Northampton names director for Division of Community Care

By ALEXANDER MACDOUGALL

Staff Writer

Published: 03-20-2023 6:28 PM

NORTHAMPTON — The city has found a leader for its fledgling new department that will soon provide alternative responses to some public safety calls.

Kristen Rhodes has been named director of the Division of Community Care, which is part of the Department of Health and Human Services. Formally established last year, the DCC will provide multiple types of civilian responders to community needs as an alternative to a traditional public safety response.

According to the city’s website, the division’s mission is to address “racial and social inequities by building equitable, non-police, non-clinical responses for all while centering its most vulnerable community members in their struggles.”

Mayor Gina-Louise Sciarra said she is excited to welcome Rhodes and looks forward to working with her to execute the planning over the last year by Meredith O’Leary, commissioner of city Department of Health and Human Services, and former implementation director Sean Donovan.

According to her LinkedIn page, Rhodes formerly worked as a program coordinator at the Massachusetts Department of Conservation and Recreation, and a special education teacher in the Amherst public school system. She has worked in therapeutic crisis management and alternative care models, developing and implementing training and policies around person-centered and trauma-informed practices.

Rhodes received her master’s degree in education from Springfield College and bachelor’s degree in sociology with a concentration in social services from the University of Massachusetts Amherst.

Her immediate goals for the division are hiring staff, engaging with the community, and establishing a community response team by the end of spring. In addition to Rhodes, the DCC will have four community responders. Training for the responders will take place this spring with a hoped-for launch of the pilot program in the summer.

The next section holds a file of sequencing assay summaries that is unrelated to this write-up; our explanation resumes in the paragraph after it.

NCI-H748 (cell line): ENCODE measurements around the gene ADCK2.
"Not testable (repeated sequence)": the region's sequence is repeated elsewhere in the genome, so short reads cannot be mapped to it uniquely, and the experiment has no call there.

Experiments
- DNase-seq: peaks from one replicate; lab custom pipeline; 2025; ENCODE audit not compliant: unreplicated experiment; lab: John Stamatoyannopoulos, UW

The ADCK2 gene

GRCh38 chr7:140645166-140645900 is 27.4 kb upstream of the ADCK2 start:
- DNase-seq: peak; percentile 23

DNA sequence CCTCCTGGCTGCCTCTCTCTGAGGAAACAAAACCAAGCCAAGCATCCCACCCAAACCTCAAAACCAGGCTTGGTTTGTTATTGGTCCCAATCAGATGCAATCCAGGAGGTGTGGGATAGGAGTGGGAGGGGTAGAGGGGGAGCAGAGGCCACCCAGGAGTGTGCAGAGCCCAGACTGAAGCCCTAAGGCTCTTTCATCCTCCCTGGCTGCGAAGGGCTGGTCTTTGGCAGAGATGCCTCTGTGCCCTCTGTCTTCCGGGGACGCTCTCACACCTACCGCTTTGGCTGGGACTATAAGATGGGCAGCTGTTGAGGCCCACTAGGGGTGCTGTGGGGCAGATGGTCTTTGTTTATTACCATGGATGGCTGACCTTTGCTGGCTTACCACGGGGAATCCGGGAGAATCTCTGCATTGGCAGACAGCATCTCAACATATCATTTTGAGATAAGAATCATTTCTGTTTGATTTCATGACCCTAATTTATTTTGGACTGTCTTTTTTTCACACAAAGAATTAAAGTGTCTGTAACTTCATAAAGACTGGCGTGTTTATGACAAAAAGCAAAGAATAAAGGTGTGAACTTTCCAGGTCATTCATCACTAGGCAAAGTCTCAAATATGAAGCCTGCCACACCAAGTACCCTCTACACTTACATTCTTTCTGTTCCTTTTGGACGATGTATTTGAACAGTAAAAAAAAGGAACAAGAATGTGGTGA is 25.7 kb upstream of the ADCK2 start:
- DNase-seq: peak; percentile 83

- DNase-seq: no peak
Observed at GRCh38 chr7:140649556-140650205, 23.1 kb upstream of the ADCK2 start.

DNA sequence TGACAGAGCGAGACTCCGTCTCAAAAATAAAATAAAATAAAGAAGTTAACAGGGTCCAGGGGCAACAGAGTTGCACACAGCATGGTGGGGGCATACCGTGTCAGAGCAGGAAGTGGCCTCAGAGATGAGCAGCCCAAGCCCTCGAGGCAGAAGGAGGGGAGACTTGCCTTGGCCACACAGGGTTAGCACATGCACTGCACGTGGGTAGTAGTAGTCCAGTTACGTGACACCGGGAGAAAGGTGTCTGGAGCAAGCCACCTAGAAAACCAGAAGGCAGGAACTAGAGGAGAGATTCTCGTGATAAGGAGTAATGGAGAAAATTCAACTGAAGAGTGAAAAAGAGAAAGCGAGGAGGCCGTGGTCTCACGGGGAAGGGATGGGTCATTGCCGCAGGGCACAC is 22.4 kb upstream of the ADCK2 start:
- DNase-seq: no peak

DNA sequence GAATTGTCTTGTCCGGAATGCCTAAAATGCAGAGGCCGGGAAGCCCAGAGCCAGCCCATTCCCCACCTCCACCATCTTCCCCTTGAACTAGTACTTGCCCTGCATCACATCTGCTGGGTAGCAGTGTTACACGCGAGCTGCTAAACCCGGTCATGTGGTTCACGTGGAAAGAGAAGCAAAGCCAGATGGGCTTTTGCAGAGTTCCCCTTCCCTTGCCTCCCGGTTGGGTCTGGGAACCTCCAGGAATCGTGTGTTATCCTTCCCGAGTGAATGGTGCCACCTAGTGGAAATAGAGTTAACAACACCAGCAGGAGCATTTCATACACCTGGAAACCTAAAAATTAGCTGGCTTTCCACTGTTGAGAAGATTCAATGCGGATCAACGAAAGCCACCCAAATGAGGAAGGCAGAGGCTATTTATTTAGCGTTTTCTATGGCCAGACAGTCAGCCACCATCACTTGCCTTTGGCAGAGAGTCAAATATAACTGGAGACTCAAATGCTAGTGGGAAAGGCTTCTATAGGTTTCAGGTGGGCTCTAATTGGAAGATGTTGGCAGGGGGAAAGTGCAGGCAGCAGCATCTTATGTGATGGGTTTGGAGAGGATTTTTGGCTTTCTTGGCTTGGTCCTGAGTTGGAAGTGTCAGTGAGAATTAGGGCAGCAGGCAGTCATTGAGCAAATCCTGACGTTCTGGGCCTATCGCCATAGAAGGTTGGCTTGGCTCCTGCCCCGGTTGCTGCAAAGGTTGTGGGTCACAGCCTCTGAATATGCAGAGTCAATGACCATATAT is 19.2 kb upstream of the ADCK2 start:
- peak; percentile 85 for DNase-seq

“I am eager to put my expertise to work for the people of Northampton and to bring this much-needed, innovative service to the community,” said Rhodes in the release. “I have been inspired by the work of the Northampton Policing Review Commission and the thoughtful input received from stakeholders and community members who are collaborating with the DHHS and DCC.”

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The policing commission, in a March 2021 report, acknowledged racism as a “public health crisis” and advocated for the creation of an agency that could reimagine public safety in the wake of nationwide protests regarding police brutality against minority groups.

Once fully formed, the DCC is expected to be headquartered at the planned Community Resiliency Hub, a multipurpose community center at the former First Baptist Church designed to, among other things, provide shelter for vulnerable populations during climate emergencies and support the needs of the city’s homeless population.

O’Leary will introduce Rhodes, who started March 13 and is being paid $87,000 a year, to the City Council’s Services Subcommittee on April 4, and at the same time provide a general update on the DCC.

“We continue to move deliberately forward in our DCC planning as we fill this critical role with such a capable person,” O’Leary said. “I am confident that Northampton will benefit from Kristen’s years of experience working with community stakeholders that share a common goal of addressing racial and social inequities.”

Alexander MacDougall can be reached at amacdougall@gazettenet.com.

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